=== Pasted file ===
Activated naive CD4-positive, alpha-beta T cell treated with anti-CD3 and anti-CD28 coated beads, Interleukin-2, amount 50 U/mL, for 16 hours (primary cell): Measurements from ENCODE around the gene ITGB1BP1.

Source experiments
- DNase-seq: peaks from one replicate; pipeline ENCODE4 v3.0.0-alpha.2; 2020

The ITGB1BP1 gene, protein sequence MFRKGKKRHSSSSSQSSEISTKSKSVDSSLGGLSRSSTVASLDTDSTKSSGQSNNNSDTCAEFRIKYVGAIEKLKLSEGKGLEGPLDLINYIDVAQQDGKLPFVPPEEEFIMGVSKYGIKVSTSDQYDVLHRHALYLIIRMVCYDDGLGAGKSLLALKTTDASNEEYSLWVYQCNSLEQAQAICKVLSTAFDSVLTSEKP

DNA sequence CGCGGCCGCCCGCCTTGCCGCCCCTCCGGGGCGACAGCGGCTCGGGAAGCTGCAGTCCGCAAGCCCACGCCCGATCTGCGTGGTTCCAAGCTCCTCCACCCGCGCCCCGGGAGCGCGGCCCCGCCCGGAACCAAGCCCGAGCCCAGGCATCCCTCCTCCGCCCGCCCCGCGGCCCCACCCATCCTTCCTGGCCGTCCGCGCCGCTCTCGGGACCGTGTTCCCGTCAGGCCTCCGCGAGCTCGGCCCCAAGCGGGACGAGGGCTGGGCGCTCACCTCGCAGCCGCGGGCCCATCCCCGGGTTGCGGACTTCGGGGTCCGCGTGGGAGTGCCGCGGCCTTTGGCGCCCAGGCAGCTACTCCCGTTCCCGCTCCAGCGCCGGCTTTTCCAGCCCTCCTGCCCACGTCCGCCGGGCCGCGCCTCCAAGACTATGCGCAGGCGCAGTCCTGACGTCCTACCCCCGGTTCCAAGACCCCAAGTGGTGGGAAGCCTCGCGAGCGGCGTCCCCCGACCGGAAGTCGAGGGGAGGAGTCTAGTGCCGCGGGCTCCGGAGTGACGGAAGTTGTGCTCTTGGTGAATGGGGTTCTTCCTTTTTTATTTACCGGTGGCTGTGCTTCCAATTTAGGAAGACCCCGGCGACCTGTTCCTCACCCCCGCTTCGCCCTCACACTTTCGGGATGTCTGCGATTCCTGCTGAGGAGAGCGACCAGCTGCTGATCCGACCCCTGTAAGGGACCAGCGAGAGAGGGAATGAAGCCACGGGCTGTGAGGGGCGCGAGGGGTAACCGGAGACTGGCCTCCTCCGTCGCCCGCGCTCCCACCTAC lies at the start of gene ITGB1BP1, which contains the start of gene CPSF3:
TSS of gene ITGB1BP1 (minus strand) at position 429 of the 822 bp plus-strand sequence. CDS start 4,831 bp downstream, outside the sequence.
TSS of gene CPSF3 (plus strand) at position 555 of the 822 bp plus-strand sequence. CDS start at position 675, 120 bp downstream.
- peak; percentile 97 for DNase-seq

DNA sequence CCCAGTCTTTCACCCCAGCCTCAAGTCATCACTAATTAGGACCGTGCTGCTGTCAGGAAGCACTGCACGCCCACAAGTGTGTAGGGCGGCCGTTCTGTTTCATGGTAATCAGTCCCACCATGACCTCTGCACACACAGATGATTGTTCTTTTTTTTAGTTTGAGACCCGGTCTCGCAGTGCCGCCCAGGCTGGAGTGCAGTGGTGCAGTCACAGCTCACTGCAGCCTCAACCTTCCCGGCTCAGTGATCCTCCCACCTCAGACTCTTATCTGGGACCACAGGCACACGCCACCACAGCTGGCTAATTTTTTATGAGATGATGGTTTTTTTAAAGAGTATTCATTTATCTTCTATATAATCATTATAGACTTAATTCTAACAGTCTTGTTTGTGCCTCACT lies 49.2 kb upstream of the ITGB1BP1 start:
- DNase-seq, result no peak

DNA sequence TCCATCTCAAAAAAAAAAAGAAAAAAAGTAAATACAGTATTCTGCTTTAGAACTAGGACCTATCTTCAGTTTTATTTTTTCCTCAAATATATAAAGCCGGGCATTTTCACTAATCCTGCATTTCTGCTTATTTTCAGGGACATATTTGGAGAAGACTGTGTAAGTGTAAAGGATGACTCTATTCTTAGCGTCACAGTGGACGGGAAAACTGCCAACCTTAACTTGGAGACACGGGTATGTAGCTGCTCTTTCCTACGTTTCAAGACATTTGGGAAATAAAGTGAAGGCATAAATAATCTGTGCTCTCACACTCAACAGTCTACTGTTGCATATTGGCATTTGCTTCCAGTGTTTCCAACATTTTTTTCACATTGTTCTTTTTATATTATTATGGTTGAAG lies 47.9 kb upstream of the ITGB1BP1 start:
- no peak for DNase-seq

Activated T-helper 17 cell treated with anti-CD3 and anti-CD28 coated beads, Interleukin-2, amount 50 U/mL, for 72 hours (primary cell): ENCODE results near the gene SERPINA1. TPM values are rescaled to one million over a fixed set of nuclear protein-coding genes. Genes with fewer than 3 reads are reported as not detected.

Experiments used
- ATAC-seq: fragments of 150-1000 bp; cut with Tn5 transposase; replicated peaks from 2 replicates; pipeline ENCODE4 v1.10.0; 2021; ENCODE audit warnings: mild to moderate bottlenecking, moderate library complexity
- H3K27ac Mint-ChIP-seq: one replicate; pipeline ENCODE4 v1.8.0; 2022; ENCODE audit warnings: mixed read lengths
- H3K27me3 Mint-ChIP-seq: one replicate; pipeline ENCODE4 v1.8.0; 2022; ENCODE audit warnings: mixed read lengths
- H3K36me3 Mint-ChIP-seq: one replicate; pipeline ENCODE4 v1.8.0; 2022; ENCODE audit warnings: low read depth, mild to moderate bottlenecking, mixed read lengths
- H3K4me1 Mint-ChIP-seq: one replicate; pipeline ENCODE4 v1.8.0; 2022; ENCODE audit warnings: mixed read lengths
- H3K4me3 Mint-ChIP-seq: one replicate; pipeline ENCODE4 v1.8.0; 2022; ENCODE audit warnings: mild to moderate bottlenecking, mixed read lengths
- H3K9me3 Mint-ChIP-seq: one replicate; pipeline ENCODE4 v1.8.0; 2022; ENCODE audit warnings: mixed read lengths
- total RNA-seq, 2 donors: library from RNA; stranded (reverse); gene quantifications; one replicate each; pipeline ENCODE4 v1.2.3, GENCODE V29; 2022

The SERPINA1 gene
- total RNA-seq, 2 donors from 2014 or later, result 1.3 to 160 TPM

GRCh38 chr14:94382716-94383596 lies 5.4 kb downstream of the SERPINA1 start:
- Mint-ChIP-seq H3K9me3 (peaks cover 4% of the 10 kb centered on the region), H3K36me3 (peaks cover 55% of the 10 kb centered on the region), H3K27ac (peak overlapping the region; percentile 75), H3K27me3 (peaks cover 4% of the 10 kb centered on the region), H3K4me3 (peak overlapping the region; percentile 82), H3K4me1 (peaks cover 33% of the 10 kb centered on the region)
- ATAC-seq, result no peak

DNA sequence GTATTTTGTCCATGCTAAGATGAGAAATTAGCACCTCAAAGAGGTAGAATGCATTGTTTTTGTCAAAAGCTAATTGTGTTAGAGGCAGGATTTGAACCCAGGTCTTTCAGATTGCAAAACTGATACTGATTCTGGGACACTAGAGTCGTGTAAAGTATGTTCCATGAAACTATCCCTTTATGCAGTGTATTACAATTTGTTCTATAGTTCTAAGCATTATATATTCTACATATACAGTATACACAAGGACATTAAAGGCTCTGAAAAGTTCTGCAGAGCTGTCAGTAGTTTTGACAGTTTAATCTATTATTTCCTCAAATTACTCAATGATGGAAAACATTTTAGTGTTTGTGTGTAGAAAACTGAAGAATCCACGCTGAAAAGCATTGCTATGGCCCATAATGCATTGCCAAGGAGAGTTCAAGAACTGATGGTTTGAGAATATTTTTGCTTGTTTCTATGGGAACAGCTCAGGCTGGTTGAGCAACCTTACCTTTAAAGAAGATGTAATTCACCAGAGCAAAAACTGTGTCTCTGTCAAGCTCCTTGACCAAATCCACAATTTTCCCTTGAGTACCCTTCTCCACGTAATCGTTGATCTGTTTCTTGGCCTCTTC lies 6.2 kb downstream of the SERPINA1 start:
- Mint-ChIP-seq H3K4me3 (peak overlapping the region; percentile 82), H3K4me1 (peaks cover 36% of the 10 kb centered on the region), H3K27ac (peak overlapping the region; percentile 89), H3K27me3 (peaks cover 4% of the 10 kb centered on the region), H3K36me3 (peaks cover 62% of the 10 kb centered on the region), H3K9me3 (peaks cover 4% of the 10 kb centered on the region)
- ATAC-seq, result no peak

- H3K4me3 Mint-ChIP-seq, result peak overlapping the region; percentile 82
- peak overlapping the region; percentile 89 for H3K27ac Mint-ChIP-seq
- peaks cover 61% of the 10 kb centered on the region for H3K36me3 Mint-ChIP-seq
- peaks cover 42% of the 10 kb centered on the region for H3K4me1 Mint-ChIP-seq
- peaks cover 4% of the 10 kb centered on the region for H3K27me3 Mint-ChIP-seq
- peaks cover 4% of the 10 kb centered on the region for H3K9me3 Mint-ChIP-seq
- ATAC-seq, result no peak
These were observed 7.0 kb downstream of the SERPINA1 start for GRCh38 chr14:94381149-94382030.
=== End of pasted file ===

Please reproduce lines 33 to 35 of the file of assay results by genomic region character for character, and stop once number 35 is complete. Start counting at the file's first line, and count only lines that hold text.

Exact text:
- peaks cover 61% of the 10 kb centered on the region for H3K36me3 Mint-ChIP-seq
- peaks cover 42% of the 10 kb centered on the region for H3K4me1 Mint-ChIP-seq
- peaks cover 4% of the 10 kb centered on the region for H3K27me3 Mint-ChIP-seq